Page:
13. Koreans are supposed be good at grammar

Before I’d even set foot in Korea I’d read a great deal about how Korean students excel at grammar but just have a hard time putting sentences together orally (more on this shortly). I heard that they knew the grammar books inside out and could talk about grammar until the cows would have come home. I will easily agree to the statement that the average Korean high school student has been exposed to copious amounts of grammar. I can also say that this fictional typical student has probably taken a lot of tests focused on grammar. However, I can also safely say the grammar “rules” that they have been studying are not always aligned with what I would consider to be modern appropriate usage. The question of what exactly we mean by “grammar” is conveniently left to float in the wind. The veracity of “Koreans are good at grammar” is tied up in generalizations,  the definition of grammar, and just what it means (especially in this context) to be good at grammar.

Possible tips: I think this is related to the point about high expectations for teachers but I personally like to occasionally “flex  my grammar muscles” and show students that I do, in fact, know what I am taking about when it comes to grammar. There are a lot of stereotypes (sometimes true!) about “native” teachers that don’t know a thing about grammar but just know about how to speak English. I like to show that I am not that teacher by busting out some heavy grammar lessons in the early stages. From my perspective, this frees me up later to not focus so overtly on grammar because I am obviously making a choice and not shying away from grammar because I don’t know it.

Bonus tips: Gently help students see (through corpora and authentic material?) that perhaps many of the “rules” they “learned” are in fact rules of thumb or might not be applicable in all situations. Teachers might want to tread lightly on this, rather than implicating every teacher the students have previously had in the crime of  teaching the wrong grammar.

14. Koreans are supposed to be good at writing and reading 

There might be some more mythconceptions here as well…or at least different ideas what is meant by reading and writing. My sense is that the majority of tests (yes, we are back to tests for a moment) that are said to be focused on reading are actually more focused on grammar and vocabulary rather than actual skills related to reading. As for writing? Well, perhaps we need to distinguish between writing for reinforcement (of grammar points) and writing for an audience or a communicative purpose.  I think maybe this rumor about  Korean people excelling at English writing but struggling with speaking comes from a different time (and thus perhaps a different generation of learners).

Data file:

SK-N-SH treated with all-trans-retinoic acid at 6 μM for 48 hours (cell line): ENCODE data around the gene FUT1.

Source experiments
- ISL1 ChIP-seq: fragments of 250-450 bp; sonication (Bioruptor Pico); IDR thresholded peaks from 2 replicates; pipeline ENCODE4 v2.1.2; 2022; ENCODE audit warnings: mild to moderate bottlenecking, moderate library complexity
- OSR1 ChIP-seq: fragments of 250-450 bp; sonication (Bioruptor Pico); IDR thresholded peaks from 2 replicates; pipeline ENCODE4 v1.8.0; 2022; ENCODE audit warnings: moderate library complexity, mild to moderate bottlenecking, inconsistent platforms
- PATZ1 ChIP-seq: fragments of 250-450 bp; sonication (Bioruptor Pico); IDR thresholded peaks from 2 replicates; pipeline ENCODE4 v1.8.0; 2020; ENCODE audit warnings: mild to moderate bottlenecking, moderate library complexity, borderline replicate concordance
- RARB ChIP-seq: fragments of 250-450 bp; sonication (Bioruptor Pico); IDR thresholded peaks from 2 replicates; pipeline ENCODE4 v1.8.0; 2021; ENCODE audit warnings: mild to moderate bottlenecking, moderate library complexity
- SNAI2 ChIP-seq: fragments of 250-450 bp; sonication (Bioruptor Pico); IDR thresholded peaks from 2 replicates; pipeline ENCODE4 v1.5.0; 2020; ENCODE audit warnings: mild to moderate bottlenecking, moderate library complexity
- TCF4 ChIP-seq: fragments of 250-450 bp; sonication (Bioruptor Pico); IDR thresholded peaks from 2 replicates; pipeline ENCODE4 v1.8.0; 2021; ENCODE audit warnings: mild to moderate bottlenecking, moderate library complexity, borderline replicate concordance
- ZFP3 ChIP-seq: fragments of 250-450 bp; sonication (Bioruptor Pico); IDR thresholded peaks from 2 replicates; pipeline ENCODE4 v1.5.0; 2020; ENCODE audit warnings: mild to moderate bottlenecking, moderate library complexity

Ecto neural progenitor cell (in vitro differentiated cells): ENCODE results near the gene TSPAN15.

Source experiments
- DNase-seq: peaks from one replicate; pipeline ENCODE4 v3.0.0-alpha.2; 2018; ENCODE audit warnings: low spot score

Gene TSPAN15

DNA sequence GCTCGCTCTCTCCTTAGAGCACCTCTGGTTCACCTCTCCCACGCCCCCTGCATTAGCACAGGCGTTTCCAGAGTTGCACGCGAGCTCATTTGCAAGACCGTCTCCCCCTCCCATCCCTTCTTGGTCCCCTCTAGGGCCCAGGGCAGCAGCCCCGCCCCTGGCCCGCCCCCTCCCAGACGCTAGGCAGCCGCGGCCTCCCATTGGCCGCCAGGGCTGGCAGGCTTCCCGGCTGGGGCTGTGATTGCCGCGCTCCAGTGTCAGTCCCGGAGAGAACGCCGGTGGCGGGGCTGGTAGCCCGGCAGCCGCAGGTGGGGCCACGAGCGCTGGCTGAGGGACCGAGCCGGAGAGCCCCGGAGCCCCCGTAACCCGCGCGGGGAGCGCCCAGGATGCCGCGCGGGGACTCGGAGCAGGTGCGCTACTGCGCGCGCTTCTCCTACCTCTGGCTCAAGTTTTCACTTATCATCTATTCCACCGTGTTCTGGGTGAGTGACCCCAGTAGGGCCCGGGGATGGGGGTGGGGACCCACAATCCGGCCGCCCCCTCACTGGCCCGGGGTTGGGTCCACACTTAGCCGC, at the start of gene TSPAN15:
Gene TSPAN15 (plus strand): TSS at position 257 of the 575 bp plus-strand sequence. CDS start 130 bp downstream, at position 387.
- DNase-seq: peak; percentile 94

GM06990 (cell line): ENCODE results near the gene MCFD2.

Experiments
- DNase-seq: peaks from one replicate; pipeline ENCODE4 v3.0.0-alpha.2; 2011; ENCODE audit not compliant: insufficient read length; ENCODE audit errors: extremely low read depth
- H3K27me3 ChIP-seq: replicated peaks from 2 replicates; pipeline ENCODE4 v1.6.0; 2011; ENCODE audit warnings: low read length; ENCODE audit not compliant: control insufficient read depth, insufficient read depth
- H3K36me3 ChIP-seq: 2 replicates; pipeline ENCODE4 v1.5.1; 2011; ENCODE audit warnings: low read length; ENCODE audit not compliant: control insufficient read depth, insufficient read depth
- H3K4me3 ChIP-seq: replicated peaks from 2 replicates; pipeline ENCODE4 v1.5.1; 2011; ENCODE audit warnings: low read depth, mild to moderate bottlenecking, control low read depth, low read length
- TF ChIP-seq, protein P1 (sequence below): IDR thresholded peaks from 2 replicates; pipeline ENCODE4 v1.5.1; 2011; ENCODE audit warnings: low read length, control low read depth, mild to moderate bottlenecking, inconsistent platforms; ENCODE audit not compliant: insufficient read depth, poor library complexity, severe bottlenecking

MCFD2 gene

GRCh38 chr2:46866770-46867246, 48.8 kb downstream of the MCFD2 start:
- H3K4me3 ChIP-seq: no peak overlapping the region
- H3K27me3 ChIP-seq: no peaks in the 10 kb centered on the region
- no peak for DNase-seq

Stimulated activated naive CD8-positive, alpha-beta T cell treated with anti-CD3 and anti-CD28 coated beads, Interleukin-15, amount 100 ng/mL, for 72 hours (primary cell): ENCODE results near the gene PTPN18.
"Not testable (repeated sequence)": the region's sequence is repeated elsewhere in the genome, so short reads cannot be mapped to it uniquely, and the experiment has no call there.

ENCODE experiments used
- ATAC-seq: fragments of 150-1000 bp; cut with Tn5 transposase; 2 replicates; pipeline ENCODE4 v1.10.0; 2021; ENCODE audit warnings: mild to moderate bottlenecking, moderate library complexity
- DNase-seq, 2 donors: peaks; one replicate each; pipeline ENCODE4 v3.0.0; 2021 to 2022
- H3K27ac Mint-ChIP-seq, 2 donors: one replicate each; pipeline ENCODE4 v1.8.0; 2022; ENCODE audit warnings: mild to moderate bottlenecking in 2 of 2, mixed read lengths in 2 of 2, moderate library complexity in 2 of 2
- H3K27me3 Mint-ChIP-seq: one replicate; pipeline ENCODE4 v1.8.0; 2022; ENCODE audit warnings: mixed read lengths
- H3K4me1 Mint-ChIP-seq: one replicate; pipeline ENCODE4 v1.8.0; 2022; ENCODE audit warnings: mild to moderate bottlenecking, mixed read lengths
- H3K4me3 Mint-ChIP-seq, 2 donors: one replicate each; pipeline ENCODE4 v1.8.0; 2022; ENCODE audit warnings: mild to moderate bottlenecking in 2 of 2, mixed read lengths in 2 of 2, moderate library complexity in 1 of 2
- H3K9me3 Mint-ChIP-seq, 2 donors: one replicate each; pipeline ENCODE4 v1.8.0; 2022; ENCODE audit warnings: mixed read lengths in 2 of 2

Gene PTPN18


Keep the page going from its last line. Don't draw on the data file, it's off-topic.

(Possibly obvious) Possible tip: Use needs assessments to find out where the students are and where they want/need to be going. Use your professional judgment, which means keeping in mind students might be swayed by the expectations and have inaccurate ideas about their strengths and weaknesses. This is to say that asking students for their thoughts on these issues is valuable but there is probably room for teachers to make their own assessments.

15. Koreans are not supposed to be good at speaking and listening

Or: Koreans are supposed to not be good at speaking and listening.  Or maybe: Koreans are not expected to be as good speaking and listening as they are at reading and writing. This is clearly connected to the above points. I am not sure how common this line of thinking is these days. I do know that lots of Korean people that I met tend to beat themselves up over their speaking skills even though they sound more than fine to me.

Possible tip: Help your students see how much they can say and how much they can understand in spoken language. Consider extending those fluency activities a bit longer in order to make up for the perceived (or even real) deficit.

16. Koreans are not supposed to be creative or critical thinkers